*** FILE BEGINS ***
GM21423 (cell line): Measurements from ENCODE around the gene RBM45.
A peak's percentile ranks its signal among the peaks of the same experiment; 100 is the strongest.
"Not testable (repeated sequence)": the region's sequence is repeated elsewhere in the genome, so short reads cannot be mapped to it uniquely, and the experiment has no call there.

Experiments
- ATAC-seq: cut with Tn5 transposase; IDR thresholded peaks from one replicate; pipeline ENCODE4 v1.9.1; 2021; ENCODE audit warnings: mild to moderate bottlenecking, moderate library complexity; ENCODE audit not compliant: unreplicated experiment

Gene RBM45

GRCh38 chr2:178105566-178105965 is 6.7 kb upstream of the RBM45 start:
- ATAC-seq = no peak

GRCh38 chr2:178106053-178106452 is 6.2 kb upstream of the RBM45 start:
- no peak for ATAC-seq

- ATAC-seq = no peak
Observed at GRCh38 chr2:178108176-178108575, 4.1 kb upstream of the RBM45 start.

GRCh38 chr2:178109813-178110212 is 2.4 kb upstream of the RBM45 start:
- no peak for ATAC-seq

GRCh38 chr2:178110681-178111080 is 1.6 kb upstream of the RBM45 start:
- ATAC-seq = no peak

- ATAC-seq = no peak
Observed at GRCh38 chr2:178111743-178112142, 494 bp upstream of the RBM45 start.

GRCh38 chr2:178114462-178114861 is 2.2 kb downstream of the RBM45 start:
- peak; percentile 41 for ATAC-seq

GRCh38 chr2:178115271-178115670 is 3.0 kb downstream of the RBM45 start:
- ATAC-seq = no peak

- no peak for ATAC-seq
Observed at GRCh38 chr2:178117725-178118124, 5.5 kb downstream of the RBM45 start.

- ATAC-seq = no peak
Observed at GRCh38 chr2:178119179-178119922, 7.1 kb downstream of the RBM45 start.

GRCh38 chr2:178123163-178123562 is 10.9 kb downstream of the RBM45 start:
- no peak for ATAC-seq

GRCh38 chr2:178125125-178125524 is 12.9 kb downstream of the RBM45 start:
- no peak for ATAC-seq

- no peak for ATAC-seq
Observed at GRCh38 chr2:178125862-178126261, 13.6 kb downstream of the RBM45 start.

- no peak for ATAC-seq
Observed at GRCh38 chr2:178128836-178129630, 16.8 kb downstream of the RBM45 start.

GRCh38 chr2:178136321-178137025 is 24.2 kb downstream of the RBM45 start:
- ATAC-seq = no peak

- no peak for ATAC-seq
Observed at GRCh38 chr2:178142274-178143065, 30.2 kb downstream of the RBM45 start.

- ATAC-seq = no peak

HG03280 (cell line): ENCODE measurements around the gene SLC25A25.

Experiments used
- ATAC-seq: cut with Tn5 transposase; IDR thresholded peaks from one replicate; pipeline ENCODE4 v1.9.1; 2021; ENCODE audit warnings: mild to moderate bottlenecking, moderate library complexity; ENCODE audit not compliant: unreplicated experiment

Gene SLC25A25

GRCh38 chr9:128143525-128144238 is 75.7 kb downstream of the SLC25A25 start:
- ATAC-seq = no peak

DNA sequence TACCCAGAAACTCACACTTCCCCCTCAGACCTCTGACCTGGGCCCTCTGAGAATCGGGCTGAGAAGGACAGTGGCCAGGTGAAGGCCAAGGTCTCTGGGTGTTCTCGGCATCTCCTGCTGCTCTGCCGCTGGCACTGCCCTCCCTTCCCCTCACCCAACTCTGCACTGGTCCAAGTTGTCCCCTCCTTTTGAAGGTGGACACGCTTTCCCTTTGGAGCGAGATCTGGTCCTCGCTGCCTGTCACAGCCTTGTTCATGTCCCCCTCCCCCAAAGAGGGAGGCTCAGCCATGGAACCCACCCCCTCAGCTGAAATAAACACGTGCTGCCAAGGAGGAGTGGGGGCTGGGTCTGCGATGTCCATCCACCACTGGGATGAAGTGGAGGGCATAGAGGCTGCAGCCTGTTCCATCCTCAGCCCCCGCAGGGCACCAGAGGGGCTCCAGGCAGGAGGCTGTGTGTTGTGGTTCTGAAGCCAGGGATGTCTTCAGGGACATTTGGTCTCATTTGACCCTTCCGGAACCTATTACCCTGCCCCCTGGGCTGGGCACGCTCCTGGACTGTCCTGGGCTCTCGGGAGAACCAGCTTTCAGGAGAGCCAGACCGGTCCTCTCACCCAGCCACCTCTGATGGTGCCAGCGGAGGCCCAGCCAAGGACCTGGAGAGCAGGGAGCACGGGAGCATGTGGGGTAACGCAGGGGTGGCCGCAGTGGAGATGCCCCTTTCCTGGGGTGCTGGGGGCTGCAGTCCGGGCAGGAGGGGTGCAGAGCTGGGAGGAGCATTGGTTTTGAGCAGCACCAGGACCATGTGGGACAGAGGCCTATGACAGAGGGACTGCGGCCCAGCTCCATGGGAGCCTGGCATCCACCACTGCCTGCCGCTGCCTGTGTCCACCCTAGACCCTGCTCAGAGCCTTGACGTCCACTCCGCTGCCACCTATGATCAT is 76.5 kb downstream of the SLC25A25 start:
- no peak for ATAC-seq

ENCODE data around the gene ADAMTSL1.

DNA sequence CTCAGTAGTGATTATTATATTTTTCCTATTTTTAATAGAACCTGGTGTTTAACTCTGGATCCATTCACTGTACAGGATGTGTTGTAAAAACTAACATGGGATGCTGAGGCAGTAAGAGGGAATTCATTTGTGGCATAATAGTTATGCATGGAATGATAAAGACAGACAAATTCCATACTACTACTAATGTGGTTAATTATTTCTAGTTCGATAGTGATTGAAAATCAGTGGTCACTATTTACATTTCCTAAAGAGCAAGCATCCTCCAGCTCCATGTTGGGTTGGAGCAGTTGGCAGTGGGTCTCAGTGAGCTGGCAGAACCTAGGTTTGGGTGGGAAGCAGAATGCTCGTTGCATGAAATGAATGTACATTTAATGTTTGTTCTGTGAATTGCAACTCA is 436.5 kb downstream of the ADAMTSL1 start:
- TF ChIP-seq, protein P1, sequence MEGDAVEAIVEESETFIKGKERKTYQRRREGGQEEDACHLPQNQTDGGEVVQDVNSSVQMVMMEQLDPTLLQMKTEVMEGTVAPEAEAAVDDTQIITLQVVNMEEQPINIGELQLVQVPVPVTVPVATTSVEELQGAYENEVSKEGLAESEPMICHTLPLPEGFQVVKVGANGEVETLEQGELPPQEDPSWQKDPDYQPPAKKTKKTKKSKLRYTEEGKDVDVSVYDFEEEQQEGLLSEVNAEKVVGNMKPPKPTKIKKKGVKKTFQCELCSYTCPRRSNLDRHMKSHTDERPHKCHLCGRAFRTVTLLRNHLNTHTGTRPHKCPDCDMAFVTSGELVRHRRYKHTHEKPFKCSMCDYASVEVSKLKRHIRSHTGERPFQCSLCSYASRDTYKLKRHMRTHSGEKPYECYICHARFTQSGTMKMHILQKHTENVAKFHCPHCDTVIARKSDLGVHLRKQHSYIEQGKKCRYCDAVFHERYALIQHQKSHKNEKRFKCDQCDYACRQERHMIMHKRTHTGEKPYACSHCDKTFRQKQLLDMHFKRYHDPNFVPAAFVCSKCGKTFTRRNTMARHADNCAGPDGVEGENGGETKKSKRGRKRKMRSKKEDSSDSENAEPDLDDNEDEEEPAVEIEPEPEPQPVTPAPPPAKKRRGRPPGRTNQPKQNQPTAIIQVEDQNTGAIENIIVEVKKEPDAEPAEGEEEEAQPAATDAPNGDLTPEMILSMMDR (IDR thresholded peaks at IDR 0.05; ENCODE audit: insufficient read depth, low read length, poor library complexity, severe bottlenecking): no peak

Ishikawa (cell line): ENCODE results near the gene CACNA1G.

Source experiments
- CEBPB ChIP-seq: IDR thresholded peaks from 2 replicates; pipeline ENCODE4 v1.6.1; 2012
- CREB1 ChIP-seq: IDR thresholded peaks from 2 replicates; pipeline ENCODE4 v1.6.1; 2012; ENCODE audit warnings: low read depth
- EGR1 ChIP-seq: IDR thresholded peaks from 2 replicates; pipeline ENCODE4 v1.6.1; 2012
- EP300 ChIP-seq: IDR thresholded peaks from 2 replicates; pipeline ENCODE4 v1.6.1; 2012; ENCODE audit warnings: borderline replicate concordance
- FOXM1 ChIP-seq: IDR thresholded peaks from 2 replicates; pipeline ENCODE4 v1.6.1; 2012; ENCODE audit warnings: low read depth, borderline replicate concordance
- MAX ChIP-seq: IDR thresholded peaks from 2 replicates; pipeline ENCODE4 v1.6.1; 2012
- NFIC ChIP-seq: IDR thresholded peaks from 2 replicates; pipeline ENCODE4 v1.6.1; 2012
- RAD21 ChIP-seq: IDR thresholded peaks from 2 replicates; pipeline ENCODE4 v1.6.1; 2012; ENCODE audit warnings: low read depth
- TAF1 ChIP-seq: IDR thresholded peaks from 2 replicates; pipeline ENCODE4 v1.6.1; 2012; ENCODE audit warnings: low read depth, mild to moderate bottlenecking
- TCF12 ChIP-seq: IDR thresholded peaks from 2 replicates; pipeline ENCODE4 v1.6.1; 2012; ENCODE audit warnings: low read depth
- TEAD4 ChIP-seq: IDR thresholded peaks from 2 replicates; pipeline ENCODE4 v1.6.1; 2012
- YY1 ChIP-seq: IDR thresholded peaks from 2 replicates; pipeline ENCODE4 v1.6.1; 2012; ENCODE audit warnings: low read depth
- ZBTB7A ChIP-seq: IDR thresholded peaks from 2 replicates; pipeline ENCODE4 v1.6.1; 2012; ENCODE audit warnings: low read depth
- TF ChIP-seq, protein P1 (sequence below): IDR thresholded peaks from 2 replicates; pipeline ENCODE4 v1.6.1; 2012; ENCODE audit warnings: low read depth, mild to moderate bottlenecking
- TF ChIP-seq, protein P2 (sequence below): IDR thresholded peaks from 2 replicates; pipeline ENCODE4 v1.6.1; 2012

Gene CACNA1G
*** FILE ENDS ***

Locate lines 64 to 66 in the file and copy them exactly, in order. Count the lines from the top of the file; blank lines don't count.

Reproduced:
- YY1 ChIP-seq: IDR thresholded peaks from 2 replicates; pipeline ENCODE4 v1.6.1; 2012; ENCODE audit warnings: low read depth
- ZBTB7A ChIP-seq: IDR thresholded peaks from 2 replicates; pipeline ENCODE4 v1.6.1; 2012; ENCODE audit warnings: low read depth
- TF ChIP-seq, protein P1 (sequence below): IDR thresholded peaks from 2 replicates; pipeline ENCODE4 v1.6.1; 2012; ENCODE audit warnings: low read depth, mild to moderate bottlenecking